We stopped again at Bella Gelateria on our way home- Mr, H to the same and I tried The salted hazelnut. Really great again.
Gotta run, but thanks again! We LOVE Vancouver!
Aha, didn't scroll down far enough to see you had already finished your trip. :)
I'm glad to hear you enjoyed Peaceful after all. The beef roll actually was one of my favorite dishes back pre-Food Network. Maybe I should give them a try again. (My other favorite was the cat's ear noodles.)
I grew up in the San Gabriel Valley and spent significant time as an adult in O.C. I think you would do well if you stick to the different regional Chinese variations in the city. Szechuan and Hunan kicks a$$, The lowliest of Taiwanese restaurants kills the best in San Gabriel, Arcadia, Rowland Heights, or - God forbid, Irvine. The Cantonese gives Hong Kong a run for its money. Remember, Sea Harbour originated in Richmond...and its doesn't even serve the best local dim sum!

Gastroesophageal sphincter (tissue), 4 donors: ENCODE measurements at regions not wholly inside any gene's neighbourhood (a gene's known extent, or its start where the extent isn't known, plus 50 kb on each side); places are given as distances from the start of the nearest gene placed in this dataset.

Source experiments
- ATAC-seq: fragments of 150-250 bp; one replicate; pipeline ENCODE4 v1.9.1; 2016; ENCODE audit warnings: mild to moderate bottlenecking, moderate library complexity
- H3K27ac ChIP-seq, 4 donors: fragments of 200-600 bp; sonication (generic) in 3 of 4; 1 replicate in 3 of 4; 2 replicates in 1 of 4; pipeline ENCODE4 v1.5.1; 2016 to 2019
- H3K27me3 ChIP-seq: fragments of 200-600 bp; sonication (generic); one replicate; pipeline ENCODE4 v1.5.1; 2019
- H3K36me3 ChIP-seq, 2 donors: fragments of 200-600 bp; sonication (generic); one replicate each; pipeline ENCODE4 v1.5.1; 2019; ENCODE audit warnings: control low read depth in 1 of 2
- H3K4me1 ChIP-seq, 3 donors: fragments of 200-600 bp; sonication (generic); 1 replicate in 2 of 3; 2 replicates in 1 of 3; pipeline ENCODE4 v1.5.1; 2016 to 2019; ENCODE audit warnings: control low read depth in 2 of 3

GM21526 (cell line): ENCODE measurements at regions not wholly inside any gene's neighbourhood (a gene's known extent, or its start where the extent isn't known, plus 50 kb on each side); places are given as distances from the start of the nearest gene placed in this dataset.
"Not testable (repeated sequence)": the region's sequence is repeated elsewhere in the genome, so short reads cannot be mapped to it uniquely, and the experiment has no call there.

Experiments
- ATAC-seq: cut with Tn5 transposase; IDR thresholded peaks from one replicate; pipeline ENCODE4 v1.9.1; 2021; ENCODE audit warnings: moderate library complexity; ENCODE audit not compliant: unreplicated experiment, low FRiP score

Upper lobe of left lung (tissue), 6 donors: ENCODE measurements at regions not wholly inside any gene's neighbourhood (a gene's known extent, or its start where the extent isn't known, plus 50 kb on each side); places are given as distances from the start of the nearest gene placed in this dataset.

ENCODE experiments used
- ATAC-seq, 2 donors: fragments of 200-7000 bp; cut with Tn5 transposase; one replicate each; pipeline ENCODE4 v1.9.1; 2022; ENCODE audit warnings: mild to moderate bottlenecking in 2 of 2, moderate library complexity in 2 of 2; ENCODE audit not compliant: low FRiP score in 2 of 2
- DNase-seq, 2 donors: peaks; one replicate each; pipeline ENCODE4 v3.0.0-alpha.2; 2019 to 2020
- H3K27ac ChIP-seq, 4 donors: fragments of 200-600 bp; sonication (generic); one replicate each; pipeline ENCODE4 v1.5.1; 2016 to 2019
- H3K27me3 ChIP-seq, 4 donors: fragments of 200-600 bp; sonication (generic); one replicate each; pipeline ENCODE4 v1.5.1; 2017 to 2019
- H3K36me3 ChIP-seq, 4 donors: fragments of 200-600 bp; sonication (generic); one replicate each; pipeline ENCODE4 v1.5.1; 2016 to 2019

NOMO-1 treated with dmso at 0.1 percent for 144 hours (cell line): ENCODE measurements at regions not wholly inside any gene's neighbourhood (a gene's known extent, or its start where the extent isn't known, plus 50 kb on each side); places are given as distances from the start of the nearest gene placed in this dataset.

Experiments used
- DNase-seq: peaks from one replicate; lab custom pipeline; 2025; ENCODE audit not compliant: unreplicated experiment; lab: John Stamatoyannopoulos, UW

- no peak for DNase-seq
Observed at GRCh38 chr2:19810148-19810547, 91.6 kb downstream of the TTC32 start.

Fine dining is a lost cause in Vancouver
Head to Tail, Offal, heart n' soul dining is just beginning to blossom.
Food trucks may or may not serve you better food than other mid-to-small-sized North American cities.
Local Korean is on par with L.A.
Sushi - as much as everyone tries to convince you - is not even close to the quality of Socal sushi places. If you're expecting anything close to Urusawa locally, you'll be SORELY disappointed. Don't go to Miko or Ajisai, they won't even rank in the top 50 of L.A. sushi restaurants. If you're open-minded and not a traditionalist, Miku or Minami would probably be the only places worth visiting...but, then again, they are mere imitators of Matsuhisa.